Amira Hass, Haaretz; 21 December 1992
The women are still hopeful, the elderly are not
[translated by Prof. Israel Shahak]
Seven year old Salah stared astonished a the television screen and said: "There is Daddy". Along with millions of television viewers in the Middle East, and apparently around the world, on Friday night he saw his father, Dr. Dmar Farwana, behind the bars of one of the deportation trucks and heard him announce in English: "We have been held here for hours without knowing what is happening with us. This is a massive deportation".. Farwana family heard about Omar’s deportation from a neighbor, Faher Sharta, a Reuters and SSC reporter who had also been slated for deportation but whom external pressure brought to his release on Thursday. Before the television broadcast Omar’s father still hoped that there had been a mistake: Taher had indeed seen him taken to the bus, but everyone’s eyes had been blindfolded, and it was dark and cold. Perhaps they took Omar off the bus. But the broadcast dashed his hopes, He cannot describe in words how he felt when he thus saw his eldest son, the doctor, who studied in England and specialized in fertility problems in Australia. On Monday night, when Shin Bet agent "Abu Ali" and a group of soldiers came to arrest Omar, they concluded at home that it was detention for the purpose of interrogation, Omar was one of two representatives of the Islamic bloc in the Gaza Physicians’ Union. His first post had been at the religious association established by Sheikh Yassin in the late 70’s, al Mujma’ al-Islami, His piety was therefore no secret. Omar was twice an administrative detainee in the course of the Intifada, his brother and several friends said. Twice he appealed and twice the length of the detention was shortened. Only one month ago he returned from his specialization studies in Australia, "They let him travel without any problem and let him return. In Gaza he works at two clinics: From 8:00 a,m. to 2:00 p,m. as a general practitioner, and from 3:00 to 8:00 p,m. as an infertility and impotency specialist. At 8:00 or 9:00 p,m, there is a curfew, and then he receives patients at home, When did he have the time to do anything else?"
When the scope of the arrests became known, the family surmised that "Rabin simply needed to show his credentials to the Israeli public". When they heard about the deportations, they thought that Shabak had succeeded in locating many culprits, And when they saw Omar among them, "we finally understood that the deportees were a way to satisfy the Israelis and to cool off their feelings of frustration and revenge". Even for Omar’s brothers it was difficult to describe what they felt when they saw theIr brother among the deportees. My two year old son, said one brother, saw his uncle on television and announced: "When I grow up I will kill all of the Jews". With an apologetic smile the father tried to explain that the boy is only two years old, and only knows that his uncle was taken away, and had no other way to express his anger. "That is why he indulges in fantasies that he will kill all of the Israelis".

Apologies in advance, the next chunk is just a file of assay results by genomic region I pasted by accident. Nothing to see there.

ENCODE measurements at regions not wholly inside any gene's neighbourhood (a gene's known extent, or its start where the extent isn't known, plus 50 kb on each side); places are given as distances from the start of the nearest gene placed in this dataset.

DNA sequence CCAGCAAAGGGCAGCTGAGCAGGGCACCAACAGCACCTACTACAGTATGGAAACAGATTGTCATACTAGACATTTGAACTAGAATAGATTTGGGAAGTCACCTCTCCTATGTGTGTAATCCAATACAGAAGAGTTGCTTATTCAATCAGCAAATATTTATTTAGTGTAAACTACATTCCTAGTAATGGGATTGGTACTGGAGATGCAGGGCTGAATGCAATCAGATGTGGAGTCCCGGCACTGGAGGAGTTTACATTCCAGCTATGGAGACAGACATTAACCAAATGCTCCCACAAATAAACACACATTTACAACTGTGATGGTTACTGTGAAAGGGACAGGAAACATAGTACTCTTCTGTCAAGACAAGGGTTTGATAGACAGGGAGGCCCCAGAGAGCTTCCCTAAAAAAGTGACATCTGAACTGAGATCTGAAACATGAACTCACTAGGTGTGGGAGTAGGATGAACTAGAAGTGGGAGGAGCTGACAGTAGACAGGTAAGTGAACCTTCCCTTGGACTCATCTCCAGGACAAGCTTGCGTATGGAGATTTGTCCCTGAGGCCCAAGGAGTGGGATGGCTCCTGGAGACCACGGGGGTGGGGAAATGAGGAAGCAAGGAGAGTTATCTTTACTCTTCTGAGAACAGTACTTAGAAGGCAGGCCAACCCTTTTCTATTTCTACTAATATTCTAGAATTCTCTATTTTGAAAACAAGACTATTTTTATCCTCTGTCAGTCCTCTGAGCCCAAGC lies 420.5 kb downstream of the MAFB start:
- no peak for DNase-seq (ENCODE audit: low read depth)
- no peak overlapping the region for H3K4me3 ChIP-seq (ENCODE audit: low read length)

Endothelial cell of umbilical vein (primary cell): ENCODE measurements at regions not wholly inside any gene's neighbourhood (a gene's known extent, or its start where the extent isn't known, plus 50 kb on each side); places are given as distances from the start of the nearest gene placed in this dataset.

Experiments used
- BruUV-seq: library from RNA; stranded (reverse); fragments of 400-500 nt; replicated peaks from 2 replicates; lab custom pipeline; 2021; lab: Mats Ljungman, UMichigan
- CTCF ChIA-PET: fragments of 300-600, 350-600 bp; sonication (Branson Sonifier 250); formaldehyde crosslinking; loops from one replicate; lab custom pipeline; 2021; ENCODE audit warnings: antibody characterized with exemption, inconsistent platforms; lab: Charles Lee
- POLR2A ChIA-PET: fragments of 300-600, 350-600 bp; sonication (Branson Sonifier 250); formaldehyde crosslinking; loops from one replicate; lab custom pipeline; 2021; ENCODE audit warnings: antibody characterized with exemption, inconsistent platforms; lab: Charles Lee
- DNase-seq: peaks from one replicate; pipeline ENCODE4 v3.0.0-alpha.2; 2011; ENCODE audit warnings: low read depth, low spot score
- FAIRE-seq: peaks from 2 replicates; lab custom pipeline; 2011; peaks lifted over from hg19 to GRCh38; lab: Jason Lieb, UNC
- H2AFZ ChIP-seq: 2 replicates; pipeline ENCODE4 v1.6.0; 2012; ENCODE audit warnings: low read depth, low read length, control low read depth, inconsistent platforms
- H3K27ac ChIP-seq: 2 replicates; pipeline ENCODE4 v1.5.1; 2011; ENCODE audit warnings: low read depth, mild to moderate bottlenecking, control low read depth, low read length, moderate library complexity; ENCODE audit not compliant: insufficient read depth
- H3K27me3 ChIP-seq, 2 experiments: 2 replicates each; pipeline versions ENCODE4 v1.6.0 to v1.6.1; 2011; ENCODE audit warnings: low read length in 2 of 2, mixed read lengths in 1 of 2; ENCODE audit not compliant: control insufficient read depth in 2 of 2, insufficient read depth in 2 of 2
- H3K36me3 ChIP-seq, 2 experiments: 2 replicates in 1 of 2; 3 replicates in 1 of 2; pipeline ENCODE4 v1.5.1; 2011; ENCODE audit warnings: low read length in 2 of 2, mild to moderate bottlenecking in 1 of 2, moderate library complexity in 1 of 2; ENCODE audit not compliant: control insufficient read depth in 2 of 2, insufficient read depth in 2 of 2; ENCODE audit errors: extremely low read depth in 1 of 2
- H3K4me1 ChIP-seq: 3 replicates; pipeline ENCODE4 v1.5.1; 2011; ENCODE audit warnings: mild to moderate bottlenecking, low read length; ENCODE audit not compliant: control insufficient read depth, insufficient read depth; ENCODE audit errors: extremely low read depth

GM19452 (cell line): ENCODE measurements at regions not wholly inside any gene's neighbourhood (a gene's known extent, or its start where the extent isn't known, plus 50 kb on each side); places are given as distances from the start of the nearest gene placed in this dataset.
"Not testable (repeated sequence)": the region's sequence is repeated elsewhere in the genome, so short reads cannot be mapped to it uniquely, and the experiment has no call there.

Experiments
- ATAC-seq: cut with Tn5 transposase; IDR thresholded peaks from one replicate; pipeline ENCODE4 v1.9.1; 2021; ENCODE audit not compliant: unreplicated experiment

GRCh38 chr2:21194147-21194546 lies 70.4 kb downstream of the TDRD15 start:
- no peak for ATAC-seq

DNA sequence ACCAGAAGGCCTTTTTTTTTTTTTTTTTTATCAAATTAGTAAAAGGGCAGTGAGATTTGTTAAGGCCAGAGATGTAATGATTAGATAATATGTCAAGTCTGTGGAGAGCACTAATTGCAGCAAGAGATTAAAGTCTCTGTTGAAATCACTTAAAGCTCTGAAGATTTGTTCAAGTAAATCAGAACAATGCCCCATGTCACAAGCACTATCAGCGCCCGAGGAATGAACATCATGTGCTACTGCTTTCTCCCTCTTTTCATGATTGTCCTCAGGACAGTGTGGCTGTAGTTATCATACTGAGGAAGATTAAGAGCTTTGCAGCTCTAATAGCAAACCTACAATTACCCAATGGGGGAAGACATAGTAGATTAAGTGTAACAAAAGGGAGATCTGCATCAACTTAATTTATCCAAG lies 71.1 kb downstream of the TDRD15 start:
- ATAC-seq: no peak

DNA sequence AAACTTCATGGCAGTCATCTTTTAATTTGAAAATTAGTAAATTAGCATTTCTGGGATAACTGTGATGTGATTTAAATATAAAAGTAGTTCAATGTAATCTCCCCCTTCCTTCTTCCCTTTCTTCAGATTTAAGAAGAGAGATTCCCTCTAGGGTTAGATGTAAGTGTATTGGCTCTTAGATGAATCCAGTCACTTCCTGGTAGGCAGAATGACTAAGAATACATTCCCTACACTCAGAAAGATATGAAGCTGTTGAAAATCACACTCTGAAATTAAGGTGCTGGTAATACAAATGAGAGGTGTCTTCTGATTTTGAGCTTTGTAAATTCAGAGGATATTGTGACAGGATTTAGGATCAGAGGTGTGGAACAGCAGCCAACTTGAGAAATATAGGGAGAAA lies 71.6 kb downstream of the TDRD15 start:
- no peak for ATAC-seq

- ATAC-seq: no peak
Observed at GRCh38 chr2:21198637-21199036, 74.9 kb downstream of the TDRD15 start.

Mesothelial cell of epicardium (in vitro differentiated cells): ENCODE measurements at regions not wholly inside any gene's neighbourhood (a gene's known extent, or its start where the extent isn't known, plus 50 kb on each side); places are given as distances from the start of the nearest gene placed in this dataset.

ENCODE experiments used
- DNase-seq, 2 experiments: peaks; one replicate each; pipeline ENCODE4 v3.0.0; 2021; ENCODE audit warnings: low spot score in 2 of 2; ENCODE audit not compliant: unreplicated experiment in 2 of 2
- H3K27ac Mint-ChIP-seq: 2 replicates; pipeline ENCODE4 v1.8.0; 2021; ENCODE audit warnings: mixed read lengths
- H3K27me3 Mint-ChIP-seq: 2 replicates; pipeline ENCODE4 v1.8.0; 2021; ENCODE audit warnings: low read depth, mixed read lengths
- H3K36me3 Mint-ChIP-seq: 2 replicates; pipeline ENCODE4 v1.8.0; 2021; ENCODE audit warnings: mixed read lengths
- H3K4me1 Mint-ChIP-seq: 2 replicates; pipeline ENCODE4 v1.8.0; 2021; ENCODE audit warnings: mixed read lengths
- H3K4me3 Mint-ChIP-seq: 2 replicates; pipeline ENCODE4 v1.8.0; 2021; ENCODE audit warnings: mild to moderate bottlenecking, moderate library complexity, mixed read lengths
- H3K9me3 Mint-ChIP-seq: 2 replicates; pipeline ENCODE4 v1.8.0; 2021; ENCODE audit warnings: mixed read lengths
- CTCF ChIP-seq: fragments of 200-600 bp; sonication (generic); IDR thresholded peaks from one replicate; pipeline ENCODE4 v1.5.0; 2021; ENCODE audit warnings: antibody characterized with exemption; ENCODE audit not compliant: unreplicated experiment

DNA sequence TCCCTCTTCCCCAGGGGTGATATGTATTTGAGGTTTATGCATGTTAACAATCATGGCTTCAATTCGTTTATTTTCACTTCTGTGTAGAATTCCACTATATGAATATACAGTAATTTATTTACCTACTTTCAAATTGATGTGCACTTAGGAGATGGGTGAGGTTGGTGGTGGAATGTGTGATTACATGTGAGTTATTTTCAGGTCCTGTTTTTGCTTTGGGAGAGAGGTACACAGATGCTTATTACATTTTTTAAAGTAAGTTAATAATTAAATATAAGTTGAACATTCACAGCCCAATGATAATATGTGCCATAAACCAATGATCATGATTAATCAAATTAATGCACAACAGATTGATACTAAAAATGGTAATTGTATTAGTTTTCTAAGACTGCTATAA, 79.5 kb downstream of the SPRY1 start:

– The Israelis or the Jews?
"Kill the army, he said, kill the army". Only men were in the living room of the Farwana family, and between the cups of tea they drank, the conversation wandered from the snow and cold in Lebanon to non confidence in what is called the peace process, from Abu Omar’s recollections from his native city Haifa and Wadi Nisnas, to the difficulties of life under prolonged curfew, Finally the conversation came round to Hamas, "We all support Hamas", someone said, and another tried to explain: "He means that we are all Moslems, that we all believe in the Quran.
Even the Fatah",
– What about a political solution to the conflict? .
"Is it alright for me to live in your house? Is that alright? You yourself heard, Abu Omar comes from Haifa",
– Does that mean that Israel must be destroyed?